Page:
Can items travel across a delivery service provider's borders?
Certainly. Delivery is part of resource sharing, which is a statewide program. For instance, a book requested by a user in Waukegan from a library in Charleston will travel on several parts of this inter-connected delivery chain to get to the resident who requested it and then again as it travels back to its home library. When the system is functioning optimally, it can take as little as 1-3 days for an item to arrive at the requesting patron's library, once the request is processed.

Delivery Frequency

What is the desired frequency of delivery for all ILLINET libraries?
The goal is to provide statewide delivery 5 day each week (Monday-Friday) to support resource sharing for the residents of Illinois. Please note that the goal is to provide daily delivery for all library users, not necessarily to every library building.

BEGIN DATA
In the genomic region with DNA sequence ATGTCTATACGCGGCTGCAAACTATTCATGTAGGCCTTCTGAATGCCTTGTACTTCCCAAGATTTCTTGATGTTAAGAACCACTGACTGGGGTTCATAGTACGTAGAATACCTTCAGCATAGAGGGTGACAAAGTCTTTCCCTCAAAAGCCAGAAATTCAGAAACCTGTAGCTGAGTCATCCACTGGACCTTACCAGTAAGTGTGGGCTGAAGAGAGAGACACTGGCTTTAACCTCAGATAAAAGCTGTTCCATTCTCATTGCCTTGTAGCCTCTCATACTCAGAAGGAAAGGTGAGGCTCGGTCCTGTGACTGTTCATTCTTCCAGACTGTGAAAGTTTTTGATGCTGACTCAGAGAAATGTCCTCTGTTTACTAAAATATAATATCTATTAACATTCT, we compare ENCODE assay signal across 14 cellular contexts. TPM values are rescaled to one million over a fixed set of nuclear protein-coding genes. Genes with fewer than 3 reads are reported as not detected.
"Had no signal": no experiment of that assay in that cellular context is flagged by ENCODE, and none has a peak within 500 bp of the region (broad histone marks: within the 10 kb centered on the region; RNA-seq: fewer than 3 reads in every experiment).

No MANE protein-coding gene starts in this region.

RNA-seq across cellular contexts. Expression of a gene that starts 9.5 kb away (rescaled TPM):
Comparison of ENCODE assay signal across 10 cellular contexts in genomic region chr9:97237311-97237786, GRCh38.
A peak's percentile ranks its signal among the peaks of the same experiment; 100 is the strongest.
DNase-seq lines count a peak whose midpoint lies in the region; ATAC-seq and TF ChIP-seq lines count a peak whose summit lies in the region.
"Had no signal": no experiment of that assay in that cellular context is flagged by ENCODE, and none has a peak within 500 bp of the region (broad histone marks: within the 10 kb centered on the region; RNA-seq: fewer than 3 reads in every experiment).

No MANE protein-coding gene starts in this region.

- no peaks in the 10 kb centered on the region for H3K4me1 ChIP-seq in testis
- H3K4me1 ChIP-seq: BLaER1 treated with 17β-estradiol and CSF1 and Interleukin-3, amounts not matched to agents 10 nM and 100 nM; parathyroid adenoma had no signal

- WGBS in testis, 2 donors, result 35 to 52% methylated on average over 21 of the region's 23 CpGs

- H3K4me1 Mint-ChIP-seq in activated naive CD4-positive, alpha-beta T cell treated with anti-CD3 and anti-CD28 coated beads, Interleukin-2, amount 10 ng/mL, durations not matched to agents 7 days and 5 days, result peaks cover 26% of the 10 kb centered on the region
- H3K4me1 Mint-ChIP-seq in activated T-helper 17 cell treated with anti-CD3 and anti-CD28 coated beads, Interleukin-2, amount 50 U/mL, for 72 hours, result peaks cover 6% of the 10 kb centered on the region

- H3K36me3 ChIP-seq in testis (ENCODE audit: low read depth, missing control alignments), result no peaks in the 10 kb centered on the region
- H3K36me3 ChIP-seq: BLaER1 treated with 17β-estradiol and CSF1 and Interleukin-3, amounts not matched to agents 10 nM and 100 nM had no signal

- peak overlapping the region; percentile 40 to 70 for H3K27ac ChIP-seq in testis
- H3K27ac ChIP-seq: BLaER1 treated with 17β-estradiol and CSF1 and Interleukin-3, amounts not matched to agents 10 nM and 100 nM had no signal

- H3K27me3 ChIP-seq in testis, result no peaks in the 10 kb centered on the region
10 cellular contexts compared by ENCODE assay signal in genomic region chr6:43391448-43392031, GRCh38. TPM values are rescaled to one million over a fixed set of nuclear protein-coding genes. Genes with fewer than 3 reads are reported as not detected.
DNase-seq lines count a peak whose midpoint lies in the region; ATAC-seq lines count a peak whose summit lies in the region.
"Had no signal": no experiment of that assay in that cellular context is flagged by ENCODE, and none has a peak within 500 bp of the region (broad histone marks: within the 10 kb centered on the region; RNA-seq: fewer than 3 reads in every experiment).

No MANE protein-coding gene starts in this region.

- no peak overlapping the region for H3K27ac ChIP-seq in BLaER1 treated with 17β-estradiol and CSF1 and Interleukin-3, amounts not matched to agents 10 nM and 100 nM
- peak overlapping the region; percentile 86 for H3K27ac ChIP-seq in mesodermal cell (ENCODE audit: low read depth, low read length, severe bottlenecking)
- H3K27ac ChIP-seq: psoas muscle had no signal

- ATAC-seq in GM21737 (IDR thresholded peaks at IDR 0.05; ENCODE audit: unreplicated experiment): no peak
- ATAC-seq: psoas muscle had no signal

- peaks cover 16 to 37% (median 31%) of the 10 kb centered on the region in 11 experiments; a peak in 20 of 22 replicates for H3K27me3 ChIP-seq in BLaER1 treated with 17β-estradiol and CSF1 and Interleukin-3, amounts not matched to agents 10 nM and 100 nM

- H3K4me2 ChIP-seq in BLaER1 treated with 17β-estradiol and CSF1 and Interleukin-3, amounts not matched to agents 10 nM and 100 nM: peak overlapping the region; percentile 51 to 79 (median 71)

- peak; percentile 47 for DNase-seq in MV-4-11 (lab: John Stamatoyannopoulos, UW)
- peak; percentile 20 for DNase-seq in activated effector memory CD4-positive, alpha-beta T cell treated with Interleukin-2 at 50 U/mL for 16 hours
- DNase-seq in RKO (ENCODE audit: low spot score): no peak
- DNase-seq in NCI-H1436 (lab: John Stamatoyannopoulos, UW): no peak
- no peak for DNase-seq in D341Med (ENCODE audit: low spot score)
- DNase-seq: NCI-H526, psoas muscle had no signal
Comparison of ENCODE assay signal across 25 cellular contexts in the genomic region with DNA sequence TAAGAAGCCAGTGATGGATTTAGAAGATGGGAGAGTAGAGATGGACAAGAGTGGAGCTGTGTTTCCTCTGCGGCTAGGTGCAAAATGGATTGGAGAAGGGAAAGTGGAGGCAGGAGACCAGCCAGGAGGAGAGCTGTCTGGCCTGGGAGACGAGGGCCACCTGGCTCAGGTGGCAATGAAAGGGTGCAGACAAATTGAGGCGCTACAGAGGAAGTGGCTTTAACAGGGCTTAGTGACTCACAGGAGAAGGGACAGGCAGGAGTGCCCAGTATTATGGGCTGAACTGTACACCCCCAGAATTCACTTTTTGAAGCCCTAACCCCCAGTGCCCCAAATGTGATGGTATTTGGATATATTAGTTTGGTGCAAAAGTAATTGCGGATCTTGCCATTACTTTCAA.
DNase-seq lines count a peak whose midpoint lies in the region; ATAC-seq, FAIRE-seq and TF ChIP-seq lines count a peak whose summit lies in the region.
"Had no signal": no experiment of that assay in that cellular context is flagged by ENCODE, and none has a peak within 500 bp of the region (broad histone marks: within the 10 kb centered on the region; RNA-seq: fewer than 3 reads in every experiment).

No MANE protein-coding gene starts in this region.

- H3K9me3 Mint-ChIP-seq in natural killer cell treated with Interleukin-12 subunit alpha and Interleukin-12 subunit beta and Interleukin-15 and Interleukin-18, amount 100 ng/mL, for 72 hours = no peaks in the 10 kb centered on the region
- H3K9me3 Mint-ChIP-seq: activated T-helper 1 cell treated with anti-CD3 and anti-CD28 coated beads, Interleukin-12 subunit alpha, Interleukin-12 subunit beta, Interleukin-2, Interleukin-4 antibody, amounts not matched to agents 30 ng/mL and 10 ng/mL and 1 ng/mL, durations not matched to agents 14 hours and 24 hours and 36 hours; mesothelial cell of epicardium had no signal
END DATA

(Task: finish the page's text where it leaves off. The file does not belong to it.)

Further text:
How is the frequency of my delivery determined?
The most common method for determining delivery frequency currently is by the volume of material carried in delivery for the participating library.

However, a variety of means for establishing delivery frequency have been employed as resource sharing has evolved and especially with the incorporation of automated processes and integrated library systems. A library's current delivery frequency may be an artifact of historical system service patterns, including the design of effective routes and the availability of funding.

Delivery frequency may also be determined contractually or through negotiation with the service provider. When the statewide ILDS backbone was redesigned, the service was outsourced with the stipulation that all direct ILDS stops would receive 5 day per week service.